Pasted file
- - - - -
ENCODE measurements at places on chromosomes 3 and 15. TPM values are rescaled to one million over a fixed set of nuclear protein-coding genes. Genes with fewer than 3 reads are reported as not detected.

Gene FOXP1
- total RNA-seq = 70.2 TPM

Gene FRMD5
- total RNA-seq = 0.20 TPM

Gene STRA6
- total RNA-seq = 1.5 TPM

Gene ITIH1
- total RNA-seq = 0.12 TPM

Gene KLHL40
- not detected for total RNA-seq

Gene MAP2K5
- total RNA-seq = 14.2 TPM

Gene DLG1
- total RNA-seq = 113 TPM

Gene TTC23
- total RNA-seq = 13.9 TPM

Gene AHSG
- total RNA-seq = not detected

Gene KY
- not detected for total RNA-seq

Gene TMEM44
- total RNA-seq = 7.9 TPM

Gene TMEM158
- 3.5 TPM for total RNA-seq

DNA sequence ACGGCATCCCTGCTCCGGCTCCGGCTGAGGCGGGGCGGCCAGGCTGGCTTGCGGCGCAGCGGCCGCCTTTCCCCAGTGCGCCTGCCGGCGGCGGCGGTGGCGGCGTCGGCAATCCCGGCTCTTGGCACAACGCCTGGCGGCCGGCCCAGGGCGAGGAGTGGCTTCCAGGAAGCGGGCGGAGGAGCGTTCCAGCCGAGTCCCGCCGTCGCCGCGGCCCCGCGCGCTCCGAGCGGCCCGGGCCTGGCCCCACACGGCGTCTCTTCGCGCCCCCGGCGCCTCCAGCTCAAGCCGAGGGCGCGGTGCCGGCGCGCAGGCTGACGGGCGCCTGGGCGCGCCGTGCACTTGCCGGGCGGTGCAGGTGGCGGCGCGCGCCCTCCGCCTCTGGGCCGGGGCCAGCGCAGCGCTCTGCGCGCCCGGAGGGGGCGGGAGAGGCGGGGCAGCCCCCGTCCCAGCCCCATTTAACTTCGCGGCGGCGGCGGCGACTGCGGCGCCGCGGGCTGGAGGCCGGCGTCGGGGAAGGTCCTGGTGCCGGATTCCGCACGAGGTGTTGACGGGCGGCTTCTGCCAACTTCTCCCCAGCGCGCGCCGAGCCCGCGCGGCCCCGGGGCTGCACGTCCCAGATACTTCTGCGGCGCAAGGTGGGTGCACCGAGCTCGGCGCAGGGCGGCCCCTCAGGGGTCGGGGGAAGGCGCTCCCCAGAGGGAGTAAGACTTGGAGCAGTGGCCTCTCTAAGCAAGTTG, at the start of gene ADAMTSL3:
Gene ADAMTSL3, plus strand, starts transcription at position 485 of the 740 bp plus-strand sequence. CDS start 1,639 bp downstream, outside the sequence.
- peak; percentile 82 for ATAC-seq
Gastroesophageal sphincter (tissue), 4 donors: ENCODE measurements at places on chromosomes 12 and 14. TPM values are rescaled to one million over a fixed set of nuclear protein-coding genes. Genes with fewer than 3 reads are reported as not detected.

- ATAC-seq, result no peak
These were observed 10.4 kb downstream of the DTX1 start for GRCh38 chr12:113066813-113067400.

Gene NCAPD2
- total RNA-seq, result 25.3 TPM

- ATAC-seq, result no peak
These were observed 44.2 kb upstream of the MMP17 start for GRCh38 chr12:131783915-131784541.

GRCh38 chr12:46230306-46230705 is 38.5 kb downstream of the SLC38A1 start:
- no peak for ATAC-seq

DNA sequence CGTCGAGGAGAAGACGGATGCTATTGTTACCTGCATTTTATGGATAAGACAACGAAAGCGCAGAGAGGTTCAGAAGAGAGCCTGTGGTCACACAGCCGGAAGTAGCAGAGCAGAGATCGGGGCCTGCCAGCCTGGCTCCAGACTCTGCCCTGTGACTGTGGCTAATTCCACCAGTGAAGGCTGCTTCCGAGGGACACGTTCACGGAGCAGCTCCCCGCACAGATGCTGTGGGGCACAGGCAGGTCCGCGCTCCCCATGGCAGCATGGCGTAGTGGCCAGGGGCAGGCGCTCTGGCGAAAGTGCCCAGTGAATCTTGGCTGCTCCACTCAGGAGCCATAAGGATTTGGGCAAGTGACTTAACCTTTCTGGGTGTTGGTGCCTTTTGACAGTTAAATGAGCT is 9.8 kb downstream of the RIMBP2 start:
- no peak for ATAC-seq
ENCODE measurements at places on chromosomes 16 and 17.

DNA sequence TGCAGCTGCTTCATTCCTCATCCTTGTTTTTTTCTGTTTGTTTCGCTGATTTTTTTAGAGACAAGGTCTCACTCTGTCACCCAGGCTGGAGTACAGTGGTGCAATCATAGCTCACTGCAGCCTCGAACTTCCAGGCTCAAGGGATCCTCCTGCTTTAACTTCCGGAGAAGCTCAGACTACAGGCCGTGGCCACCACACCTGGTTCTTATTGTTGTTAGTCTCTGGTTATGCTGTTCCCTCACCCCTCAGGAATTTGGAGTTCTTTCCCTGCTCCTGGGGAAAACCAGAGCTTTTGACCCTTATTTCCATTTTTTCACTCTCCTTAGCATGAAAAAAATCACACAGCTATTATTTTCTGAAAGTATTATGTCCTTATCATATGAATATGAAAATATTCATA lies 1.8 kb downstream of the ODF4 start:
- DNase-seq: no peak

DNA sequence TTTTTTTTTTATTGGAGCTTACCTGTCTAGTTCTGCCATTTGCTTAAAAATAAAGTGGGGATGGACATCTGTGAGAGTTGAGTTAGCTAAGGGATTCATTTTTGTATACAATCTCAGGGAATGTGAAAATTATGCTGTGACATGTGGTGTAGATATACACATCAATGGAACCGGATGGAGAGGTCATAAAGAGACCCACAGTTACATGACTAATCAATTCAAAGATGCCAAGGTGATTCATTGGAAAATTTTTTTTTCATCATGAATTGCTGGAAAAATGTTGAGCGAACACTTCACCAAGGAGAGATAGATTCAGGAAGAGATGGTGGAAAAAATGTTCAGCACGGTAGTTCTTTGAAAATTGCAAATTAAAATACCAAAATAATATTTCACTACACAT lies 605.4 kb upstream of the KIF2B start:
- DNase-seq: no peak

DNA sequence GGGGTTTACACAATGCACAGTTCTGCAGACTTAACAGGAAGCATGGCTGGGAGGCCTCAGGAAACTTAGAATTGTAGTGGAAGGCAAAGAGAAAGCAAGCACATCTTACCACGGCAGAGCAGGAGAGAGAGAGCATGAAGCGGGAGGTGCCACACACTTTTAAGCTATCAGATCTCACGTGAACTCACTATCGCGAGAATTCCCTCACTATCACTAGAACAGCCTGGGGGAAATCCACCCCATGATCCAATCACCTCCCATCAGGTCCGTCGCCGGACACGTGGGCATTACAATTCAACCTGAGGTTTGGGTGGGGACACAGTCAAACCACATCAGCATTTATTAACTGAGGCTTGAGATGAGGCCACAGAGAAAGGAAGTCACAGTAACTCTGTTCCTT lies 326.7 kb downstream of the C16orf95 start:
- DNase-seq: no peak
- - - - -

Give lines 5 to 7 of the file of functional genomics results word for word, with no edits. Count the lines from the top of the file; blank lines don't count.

- total RNA-seq = 0.20 TPM

Gene STRA6
- total RNA-seq = 1.5 TPM